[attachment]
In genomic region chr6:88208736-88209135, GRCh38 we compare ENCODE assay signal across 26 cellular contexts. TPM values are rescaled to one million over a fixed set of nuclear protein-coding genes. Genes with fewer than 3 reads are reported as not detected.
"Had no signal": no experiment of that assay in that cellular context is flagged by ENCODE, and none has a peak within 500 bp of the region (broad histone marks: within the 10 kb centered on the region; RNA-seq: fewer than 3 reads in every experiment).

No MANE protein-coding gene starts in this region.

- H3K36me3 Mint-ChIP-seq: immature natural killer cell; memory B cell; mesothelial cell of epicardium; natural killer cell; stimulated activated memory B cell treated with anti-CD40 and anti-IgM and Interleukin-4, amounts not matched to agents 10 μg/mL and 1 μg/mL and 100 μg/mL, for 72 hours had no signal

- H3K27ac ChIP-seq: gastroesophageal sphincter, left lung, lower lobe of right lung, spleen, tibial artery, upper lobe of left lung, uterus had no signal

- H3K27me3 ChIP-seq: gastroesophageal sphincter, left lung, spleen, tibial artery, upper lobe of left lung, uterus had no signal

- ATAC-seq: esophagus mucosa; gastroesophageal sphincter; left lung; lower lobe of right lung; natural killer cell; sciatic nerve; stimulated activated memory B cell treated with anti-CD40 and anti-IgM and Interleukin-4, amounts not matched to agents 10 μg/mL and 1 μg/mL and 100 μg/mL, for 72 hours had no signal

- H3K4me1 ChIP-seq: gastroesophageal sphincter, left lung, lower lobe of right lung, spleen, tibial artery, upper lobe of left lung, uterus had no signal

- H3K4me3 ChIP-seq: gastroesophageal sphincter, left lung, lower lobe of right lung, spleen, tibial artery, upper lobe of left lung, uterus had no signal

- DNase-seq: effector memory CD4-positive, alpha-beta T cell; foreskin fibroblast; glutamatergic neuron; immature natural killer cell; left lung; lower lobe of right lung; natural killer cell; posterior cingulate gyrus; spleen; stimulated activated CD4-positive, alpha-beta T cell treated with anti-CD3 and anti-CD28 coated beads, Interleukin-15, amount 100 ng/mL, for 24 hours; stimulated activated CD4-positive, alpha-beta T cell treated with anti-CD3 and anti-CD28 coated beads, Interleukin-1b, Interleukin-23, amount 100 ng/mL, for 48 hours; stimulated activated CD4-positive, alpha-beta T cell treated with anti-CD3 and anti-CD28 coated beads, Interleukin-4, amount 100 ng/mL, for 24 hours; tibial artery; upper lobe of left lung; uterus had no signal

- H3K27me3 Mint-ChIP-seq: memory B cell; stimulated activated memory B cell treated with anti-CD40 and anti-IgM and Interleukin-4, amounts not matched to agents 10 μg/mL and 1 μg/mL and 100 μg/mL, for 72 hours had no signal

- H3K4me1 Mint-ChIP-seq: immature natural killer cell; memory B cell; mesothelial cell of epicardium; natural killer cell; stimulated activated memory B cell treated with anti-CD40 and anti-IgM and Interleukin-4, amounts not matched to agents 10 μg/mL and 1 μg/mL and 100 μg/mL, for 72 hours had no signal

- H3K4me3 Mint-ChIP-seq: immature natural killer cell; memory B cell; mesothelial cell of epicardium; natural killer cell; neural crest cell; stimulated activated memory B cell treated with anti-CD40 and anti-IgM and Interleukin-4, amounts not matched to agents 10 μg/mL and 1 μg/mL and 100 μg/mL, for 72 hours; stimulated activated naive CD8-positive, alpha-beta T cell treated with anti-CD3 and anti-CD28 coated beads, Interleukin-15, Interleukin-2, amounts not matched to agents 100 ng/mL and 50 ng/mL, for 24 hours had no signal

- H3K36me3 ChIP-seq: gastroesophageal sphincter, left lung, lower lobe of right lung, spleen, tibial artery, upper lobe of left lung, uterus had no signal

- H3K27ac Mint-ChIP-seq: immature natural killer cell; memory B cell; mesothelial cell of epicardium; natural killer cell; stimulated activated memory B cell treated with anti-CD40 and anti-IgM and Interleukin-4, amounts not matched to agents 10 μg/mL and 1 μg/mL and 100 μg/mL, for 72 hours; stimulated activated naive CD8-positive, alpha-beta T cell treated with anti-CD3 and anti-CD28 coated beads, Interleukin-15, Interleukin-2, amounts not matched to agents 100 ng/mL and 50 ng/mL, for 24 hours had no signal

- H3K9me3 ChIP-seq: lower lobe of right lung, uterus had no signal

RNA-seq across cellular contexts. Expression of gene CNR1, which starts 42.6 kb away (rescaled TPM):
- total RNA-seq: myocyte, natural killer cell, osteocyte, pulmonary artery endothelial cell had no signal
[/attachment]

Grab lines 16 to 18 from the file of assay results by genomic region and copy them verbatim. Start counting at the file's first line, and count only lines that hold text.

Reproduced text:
- H3K9me3 ChIP-seq: lower lobe of right lung, uterus had no signal

RNA-seq across cellular contexts. Expression of gene CNR1, which starts 42.6 kb away (rescaled TPM):
- total RNA-seq: myocyte, natural killer cell, osteocyte, pulmonary artery endothelial cell had no signal